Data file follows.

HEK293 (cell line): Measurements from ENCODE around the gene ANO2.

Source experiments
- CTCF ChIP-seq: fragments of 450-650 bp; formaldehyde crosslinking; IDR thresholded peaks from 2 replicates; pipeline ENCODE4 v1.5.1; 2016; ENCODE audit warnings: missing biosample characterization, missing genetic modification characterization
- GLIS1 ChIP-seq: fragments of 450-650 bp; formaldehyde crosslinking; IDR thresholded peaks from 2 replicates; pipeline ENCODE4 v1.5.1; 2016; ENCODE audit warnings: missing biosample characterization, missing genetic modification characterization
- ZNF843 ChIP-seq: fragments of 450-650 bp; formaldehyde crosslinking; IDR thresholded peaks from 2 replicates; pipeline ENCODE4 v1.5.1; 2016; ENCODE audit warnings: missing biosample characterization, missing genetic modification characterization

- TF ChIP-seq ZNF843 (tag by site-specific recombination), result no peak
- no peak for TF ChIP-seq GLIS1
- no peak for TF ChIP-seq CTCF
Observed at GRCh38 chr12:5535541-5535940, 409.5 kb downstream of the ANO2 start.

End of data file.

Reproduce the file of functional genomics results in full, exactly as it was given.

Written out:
HEK293 (cell line): Measurements from ENCODE around the gene ANO2.

Source experiments
- CTCF ChIP-seq: fragments of 450-650 bp; formaldehyde crosslinking; IDR thresholded peaks from 2 replicates; pipeline ENCODE4 v1.5.1; 2016; ENCODE audit warnings: missing biosample characterization, missing genetic modification characterization
- GLIS1 ChIP-seq: fragments of 450-650 bp; formaldehyde crosslinking; IDR thresholded peaks from 2 replicates; pipeline ENCODE4 v1.5.1; 2016; ENCODE audit warnings: missing biosample characterization, missing genetic modification characterization
- ZNF843 ChIP-seq: fragments of 450-650 bp; formaldehyde crosslinking; IDR thresholded peaks from 2 replicates; pipeline ENCODE4 v1.5.1; 2016; ENCODE audit warnings: missing biosample characterization, missing genetic modification characterization

- TF ChIP-seq ZNF843 (tag by site-specific recombination), result no peak
- no peak for TF ChIP-seq GLIS1
- no peak for TF ChIP-seq CTCF
Observed at GRCh38 chr12:5535541-5535940, 409.5 kb downstream of the ANO2 start.